Although it may not have appeared so at first blush, I believe that the concerned Trustees made their case to their most important audience – the public.  It was mission “mostly accomplished.”  In my opinion the Trustees seeking the vote proved their case and the Ramsey loyalists actually helped them!

Downhill from there.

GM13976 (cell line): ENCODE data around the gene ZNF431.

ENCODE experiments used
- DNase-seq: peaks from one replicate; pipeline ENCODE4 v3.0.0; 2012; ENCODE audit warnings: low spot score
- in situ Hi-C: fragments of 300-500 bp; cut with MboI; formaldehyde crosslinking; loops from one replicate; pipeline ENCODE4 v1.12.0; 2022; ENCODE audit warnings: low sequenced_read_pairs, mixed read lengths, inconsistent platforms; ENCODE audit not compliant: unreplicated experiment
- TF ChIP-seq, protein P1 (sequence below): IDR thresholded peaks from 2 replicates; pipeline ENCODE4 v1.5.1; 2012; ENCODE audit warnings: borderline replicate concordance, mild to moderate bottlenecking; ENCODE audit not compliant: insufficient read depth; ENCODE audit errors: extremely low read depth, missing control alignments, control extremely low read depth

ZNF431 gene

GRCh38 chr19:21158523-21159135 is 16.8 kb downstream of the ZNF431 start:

We have for many months been hearing claims that that prior attempts to discuss important matters before the Board or to ask questions have been systematically discouraged or frankly suppressed, including by the use of procedural maneuvers such as were on obvious display Tuesday.  I urge you to listen to the session in its entirety and decide for yourself which side of the discussion was carried on in a reasoned and professional way, and which side – in my option and probably yours – got downright nasty.  The claims of the concerned Trustees are on the face of them, self-proving and eminently believable.  Trustee Hughes accused Dr. Bingham of “not caring about UofL, a school that she did not attend, and to which she would not send her children.” He and another Trustee accused Trustees Prather and Greenberg of wanting to force Ramsey out in order to put a relative in that position.  Rude if not nasty personal attacks indeed.  Listen to these and the professional responses yourself on the television news websites, or in the audio here. The Board Chair called them ridiculous claims.  Donald Trump who was behaving that way across town at the same time might have been proud, but I was not.   I was both embarrassed and ashamed.  Frankly Dr. Hughes, I respectfully believe it is you who should resign from your positions on both the UofL and UofL Foundation Boards.  If President Ramsey is judged to have led the University down the wrong path, then in my opinion, you share the blame equally as his defender and strongest ally.  The two of you have largely set the standard of administrative practice that guides the rest of the University by example and which in my opinion has led to so much damage to the school.